His loud belch ended the conversation.

Moving On is now on Sale on Amazon.

Moving On – Sample – First Chapter.

E-Book Cover

 

 

 

 

 

1. The Race

 

 

 

“Hike on,” Ally shouted, leaning forward against the blast of wind as her team of four Irish sled dogs bounced into top speed pulling her around the steep bend.  Their waving tails declared, to those watching the race, their love for doing this work.

She wondered if they would run well across snow. It would make a welcome change from sludge and muck. Running on snow was a dream. Ally wondered about it for a second while noting the amount of muck on the track. In comparison the countryside around her looked green and beautiful but Ally hadn’t time for artistic appreciation. She was here to win.

Shouts of encouragement mingled with the barking of chasing teams reminded her every competitor wanted to win. Once more she asked her team to accelerate. With their thick double coats gleaming in weak Irish sunlight, they obeyed her shout.

“We are all in this together. I won’t let you down,” she promised.

Despite cold air and dirt being kicked up in her face Ally smiled. Luna was lead dog today. Excited noisy barking behind alerted them, another team was getting closer. Luna turned her head to peep back, her dark eyes gleaming. She didn’t need encouragement from Ally to pull harder.

The last hill loomed ahead, a mere pimple in the distance. The wheels of her rig slid all over the track, Ally knew what to do. She jumped off and ran hard, pushing the rig with all her strength.  The thin wheels of the rig bounced about making it difficult to keep a grip on the bar. It was tough to keep up with the dogs. Far behind she could hear a male voice roaring abuse at his dogs. She flinched, recognising the voice but also remembering how John, her ex husband loved to shout. Ally treated her dogs like most things in her life, with gentleness and persuasion.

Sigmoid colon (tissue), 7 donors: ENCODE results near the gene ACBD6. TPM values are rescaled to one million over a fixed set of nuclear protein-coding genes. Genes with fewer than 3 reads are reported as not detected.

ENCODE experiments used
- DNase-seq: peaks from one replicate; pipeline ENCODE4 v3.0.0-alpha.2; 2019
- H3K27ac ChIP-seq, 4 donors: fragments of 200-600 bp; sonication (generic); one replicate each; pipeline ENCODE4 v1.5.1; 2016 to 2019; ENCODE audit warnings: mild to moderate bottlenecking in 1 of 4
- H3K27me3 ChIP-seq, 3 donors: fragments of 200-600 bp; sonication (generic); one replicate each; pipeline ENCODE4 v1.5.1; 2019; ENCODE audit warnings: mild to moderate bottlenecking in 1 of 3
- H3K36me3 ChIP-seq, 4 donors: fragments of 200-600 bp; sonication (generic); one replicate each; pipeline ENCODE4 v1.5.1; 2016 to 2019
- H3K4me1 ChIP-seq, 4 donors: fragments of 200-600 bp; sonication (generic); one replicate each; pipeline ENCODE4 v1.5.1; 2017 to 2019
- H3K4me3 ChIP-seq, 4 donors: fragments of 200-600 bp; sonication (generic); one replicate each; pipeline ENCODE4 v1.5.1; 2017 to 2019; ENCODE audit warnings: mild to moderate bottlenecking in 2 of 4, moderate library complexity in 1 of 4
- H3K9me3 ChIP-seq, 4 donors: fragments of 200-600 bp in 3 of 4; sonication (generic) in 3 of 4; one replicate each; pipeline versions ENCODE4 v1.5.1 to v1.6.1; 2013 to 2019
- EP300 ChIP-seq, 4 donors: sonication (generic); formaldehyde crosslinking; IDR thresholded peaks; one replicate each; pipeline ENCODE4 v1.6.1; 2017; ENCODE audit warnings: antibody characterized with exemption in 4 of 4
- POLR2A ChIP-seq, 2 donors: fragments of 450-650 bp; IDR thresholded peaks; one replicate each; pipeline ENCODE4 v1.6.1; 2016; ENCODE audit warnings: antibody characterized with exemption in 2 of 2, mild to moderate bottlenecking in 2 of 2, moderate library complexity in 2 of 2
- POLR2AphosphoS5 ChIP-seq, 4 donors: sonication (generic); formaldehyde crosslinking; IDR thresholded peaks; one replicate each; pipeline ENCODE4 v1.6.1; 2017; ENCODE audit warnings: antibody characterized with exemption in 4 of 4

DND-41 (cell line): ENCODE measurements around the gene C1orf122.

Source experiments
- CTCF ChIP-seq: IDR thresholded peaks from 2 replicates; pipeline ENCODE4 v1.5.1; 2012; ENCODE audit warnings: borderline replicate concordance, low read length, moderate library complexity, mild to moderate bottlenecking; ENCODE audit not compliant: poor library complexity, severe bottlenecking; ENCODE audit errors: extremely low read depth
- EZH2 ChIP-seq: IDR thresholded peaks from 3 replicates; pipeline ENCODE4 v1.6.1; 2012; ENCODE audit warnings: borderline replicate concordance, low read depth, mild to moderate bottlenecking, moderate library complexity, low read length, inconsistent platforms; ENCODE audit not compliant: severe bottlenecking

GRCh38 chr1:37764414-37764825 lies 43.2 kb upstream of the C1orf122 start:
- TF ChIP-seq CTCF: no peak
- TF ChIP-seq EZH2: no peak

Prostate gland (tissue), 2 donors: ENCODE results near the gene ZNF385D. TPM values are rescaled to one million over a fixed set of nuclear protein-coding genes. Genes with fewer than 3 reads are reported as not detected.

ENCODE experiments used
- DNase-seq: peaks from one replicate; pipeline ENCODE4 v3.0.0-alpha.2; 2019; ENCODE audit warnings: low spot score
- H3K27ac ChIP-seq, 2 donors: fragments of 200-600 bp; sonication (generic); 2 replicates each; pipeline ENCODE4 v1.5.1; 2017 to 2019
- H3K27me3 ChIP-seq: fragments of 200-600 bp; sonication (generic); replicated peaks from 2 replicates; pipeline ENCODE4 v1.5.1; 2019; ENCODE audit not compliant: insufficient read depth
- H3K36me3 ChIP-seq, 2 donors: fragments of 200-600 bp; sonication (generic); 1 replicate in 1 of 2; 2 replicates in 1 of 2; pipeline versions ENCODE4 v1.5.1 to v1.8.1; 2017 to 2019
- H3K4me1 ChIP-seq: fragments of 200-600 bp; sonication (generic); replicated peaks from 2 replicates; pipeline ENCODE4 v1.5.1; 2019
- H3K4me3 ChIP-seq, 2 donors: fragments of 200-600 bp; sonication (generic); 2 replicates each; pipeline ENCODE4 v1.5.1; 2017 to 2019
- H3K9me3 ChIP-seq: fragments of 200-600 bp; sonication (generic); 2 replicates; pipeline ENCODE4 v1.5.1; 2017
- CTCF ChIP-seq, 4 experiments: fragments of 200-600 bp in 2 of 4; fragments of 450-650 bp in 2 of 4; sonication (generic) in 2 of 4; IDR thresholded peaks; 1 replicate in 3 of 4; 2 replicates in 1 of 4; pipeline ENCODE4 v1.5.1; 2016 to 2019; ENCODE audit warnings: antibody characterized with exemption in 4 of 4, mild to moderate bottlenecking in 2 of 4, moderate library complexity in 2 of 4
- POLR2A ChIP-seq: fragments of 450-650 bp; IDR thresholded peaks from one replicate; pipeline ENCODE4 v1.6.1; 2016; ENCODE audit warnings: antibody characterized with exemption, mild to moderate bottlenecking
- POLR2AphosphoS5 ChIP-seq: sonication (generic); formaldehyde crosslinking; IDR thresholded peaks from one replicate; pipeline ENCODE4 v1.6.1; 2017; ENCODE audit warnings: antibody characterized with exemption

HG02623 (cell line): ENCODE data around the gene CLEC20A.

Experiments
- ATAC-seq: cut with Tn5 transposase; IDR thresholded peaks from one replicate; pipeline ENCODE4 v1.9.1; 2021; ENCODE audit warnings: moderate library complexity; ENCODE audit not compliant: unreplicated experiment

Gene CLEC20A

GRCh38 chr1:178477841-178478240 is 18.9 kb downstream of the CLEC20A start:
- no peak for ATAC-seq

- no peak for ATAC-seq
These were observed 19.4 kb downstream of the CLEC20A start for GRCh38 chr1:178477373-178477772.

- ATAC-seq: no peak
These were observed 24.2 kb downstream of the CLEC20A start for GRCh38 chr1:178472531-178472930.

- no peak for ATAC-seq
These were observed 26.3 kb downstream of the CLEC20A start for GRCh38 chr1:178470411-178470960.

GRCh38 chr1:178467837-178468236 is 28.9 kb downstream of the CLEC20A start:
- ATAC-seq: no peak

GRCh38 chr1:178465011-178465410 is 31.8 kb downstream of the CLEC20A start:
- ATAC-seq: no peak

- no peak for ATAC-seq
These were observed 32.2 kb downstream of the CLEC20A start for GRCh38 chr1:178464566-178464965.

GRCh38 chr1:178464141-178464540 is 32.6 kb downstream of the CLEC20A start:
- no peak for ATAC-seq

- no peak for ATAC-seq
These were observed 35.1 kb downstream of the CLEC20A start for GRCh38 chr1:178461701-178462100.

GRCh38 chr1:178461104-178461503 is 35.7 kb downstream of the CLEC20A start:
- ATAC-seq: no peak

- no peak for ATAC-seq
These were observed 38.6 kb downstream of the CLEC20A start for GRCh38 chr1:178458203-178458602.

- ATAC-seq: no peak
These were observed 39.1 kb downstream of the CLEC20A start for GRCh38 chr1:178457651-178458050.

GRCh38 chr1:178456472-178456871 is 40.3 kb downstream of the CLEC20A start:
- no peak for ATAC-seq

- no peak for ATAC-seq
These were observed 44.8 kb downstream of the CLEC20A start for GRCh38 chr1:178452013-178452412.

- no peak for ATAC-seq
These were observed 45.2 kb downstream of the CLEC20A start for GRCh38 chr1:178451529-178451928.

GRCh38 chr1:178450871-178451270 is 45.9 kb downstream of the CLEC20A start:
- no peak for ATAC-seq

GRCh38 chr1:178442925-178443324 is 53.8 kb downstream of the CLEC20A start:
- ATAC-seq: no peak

“Focus Ally.” she whispered knowing this was not the time to dwell on anything but what she had to do.

It was tough not to think of a portion of her past while she was racing. Sam, her father, had introduced her to this sport when she was a feisty teenager. Moving home, because of his illness, was the best decision of her life. She owed everything to Sam. In contrast, she owed John, nothing. Sam’s death had left her feeling isolated and alone.

The biting wind caused her to shiver and pulled her back to the present. Chewing on her bottom lip, she lifted her head. ‘We need to get up and over this damn hill if we are to win.’  With a roar of encouragement she pushed even harder. Like her dogs, she was prepared to put every last ounce of energy into the race.  Once they gave their best, Ally was happy. Hands firmly on the bar before her, she pushed as though her life depended on it. Her feet slid about on the wet heavy ground, making her feel as though she were carrying two buckets of sludge. Her breath came in gasps leaving her ribs aching as she continued to push.

She reached the top, took a deep breath to help prepare her for the treacherous down slope. Jumping back on, she applied light pressure to the brake with her right foot. Ally encouraged them to hold back. “Slow up, Luna,” she shouted.